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The Diversity Difference: Building Connections that Attract Women to Construction







A recent workforce survey by the National Association of Women in Construction (NAWIC) and Safe Site Check In found that 71% of those surveyed see increasing opportunities for women in construction. Those findings align with an analysis of Bureau of Labor Statistics data by Smart Asset, New York that show the fastest-growing jobs for women are in construction.

In fact, according to women in construction statistics, workforce diversity on the jobsite is rising. While the history of women in construction has been limited, the study found that women in construction management positions increased by 101% from 2015-2020 and construction labor positions held by women posted a 50% rise in that same time frame.

The increasing role of women working in construction can be, at least in part, attributed to the commitment made by company and industry groups to raising awareness, creating opportunity and supporting women in construction. 

A number of industry-leading companies, such as Mortenson, Clark Construction, Granite Construction and Gilbane Building Company, all address diversity and inclusion with focused intent. As well, program’s such as AGC of America’s Culture of Care campaign, which launched in the spring of 2020, builds on the AGC of Washington’s initiative from 2018. The goal is to raise the profile of working in construction for diverse and talented workers by building inclusive work environments in construction firms nationwide.

Further, social media sources such as Move Over Bob further elevate women in the industry by spotlighting trailblazing women in the construction industry. 

Technology companies are also doing their part. Trimble introduced the Trimble Women's Network, a company-wide program dedicated to connecting, supporting and mentoring women in the workplace, raising awareness and opportunity, a number of years ago. With chapters throughout the world, the program provides resources and tools to help women empower themselves, address sexism at work, and ask for assistance through an informal network of men and women with a desire to share their expertise. Activities such as participation in National Women's Build Week to hang drywall, and paint home exteriors help women around the world learn about women in construction. 


Lindsay Renkel, Manager, Product Marketing at Trimble MEP North America has seen the change firsthand:

“Over the last 10 years, the difference within Trimble has been visible. From project managers to marketing or forewomen and equipment operators on a job, I’ve seen the role of women elevated in construction.”

- Lindsay Renkel, Manager, Product Marketing at Trimble MEP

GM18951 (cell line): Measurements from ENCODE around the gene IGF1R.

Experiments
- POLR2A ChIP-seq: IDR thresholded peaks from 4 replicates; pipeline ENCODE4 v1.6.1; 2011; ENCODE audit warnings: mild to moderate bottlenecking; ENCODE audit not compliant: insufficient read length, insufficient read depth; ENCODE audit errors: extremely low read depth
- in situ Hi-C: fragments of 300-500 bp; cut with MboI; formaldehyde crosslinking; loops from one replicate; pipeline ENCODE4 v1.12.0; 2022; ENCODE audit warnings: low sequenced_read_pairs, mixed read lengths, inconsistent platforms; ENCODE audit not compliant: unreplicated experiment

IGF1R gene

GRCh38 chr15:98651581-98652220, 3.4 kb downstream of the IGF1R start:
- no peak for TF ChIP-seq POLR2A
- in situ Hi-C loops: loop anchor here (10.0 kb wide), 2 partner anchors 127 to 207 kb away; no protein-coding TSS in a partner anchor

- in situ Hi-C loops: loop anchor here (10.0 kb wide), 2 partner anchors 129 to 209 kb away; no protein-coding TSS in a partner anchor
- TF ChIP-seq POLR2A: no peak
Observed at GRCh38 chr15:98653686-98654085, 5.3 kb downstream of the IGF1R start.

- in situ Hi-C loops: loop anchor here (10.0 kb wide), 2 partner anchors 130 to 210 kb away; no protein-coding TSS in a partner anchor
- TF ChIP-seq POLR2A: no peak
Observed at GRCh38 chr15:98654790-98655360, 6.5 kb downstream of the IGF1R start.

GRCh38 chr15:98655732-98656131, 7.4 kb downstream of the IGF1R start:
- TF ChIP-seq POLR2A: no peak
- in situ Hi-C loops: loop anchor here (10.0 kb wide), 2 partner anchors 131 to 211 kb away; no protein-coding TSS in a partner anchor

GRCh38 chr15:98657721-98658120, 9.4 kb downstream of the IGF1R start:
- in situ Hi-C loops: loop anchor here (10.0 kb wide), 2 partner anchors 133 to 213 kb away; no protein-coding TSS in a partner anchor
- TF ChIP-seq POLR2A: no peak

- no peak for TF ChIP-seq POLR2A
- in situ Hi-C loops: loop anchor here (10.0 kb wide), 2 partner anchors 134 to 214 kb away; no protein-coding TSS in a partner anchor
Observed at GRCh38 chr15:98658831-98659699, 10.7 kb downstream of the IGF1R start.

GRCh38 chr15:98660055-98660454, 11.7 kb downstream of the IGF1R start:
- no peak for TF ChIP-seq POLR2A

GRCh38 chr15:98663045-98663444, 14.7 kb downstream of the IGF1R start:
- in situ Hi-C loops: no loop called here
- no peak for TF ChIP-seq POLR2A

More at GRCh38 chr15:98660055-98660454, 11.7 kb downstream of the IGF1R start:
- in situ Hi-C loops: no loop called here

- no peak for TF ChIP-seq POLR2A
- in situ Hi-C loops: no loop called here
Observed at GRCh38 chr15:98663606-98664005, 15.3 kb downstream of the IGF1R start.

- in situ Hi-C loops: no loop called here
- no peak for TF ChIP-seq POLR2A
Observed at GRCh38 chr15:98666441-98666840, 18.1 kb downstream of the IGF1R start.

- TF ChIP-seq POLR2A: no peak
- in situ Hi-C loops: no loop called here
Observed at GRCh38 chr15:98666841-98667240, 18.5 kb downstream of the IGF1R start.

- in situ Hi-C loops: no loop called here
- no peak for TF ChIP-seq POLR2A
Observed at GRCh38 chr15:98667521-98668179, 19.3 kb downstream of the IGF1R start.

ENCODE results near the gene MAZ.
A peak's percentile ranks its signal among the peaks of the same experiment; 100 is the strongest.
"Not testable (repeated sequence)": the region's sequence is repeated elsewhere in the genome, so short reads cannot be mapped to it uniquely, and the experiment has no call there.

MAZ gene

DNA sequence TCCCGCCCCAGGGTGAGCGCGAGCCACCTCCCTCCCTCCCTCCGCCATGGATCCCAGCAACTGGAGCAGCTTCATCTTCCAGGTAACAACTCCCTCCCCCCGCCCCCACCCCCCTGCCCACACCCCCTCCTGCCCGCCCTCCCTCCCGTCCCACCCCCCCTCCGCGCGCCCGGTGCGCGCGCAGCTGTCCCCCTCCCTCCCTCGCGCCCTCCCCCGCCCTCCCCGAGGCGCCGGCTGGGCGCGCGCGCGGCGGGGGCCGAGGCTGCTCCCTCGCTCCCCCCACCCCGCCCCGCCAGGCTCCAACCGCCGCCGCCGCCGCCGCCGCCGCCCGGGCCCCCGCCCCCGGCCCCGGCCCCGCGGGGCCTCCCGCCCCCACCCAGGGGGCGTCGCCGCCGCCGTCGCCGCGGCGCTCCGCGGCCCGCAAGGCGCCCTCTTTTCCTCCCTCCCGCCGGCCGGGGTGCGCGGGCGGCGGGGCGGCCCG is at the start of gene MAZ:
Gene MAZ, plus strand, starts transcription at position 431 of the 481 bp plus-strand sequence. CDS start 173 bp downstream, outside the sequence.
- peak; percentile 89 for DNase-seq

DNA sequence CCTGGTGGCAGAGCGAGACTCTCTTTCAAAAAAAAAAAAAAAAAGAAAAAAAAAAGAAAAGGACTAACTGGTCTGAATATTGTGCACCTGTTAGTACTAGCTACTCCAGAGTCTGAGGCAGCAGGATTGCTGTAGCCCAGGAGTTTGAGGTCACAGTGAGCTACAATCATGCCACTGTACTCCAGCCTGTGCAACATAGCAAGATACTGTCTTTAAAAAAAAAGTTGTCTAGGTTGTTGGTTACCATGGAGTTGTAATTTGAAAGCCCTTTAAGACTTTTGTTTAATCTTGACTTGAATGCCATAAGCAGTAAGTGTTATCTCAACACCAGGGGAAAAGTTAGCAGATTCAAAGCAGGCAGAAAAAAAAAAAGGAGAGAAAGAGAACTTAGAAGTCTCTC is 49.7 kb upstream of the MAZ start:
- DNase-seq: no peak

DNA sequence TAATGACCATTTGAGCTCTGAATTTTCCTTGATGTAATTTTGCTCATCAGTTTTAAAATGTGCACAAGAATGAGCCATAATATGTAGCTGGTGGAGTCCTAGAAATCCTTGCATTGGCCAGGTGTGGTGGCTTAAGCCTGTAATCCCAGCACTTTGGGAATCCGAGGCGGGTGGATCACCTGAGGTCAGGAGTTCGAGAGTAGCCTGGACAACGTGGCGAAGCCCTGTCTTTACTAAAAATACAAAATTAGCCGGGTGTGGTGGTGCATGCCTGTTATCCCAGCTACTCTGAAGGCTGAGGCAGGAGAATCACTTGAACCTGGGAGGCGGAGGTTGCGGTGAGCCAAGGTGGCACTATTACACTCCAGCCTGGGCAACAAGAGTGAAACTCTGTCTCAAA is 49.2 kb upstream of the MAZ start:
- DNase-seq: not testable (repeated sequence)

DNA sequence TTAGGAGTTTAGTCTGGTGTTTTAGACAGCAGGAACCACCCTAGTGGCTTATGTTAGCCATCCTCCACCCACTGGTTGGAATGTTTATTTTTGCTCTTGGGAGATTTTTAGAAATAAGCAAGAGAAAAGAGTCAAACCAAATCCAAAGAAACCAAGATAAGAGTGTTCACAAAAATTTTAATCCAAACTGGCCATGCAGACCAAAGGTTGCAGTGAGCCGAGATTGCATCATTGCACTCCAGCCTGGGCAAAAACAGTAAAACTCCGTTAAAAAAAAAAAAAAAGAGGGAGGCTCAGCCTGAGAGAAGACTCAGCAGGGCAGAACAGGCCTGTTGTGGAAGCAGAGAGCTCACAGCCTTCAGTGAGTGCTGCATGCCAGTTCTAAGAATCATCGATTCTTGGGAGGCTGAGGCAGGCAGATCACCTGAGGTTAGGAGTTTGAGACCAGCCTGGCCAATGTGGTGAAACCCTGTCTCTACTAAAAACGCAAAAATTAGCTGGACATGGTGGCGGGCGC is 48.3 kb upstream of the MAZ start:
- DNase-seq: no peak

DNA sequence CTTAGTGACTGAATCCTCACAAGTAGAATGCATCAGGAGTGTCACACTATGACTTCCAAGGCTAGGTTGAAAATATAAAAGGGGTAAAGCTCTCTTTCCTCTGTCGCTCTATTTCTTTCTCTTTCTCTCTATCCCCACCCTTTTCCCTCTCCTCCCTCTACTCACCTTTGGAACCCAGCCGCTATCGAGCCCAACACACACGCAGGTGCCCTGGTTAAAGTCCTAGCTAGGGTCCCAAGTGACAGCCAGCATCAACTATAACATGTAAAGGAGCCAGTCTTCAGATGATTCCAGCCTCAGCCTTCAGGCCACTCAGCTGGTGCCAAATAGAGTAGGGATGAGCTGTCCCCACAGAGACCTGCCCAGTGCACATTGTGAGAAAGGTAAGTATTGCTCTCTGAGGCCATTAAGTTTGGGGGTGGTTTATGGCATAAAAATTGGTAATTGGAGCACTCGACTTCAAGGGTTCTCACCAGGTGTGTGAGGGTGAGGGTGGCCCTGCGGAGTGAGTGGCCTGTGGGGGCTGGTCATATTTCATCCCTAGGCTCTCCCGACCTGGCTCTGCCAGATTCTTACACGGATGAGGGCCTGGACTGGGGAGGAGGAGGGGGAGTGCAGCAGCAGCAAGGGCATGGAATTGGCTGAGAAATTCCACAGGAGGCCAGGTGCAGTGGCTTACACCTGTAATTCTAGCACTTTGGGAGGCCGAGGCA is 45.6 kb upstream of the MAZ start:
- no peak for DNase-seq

Independent studies agree. According to Comparably, a leading workplace culture and compensation monitoring site, Trimble is in the top 5% of companies in the United States with 10,000+ Employees for diversity. 

Renkel believes there’s more that could be done. She notes:

“Construction was not presented as an option when I was growing up—now that I’m in it, I can’t believe the number of opportunities available. I believe there’s more that we can do around awareness.” 


Sarah Miller, Manager, Product Operations at Trimble MEP, a position that requires considerable knowledge about estimating and CAD detailing products, agrees and is working to make a difference. She’s an active member of the Women in Construction Management Summer Institute at her alma mater, Colorado State University to introduce and excite high school students about the role of women in the construction industry. 

It’s programs like the Trimble Women’s Network and the Institute that many hope will excite more women into the industry, particularly the largely underrepresented Black and Hispanic population. Studies show that the number of black women in construction, as well as science and engineering, must more than double, and Hispanic must triple the number from current numbers to achieve a balanced representation. 

Continuing to raise awareness about opportunities in the industry, and the pay scales, will help. According to a study by Construction Coverage, a major benefit for women in the construction industry is that they tend to command higher wages than female workers in other fields. The median full-time wage for women in construction is $46,808 per year, compared to $43,394 for female workers across all industries. In addition, men and women in the construction industry report relatively equal pay. While the national gender pay gap across all industries is 19%, the gender pay gap in construction is only 3.7%.

Further, Miller points to the importance of role models:

“It was not always easy to get people to accept that I belong in the industry or that I know what I am talking about, but eventually the belonging will come. Just keep going and when someone's opinion makes you question yourself, go back to one of your advocates, figure out what you did not know—and never quit.”

- Sarah Miller, Manager, Product Operations at Trimble MEP

About the Author

Vicki Speed has been a freelance writer specializing in the AEC space for over 25 years. She has an interest in and passion for all things about the industry from contracts and risk management to people, processes, equipment and, especially, technology.

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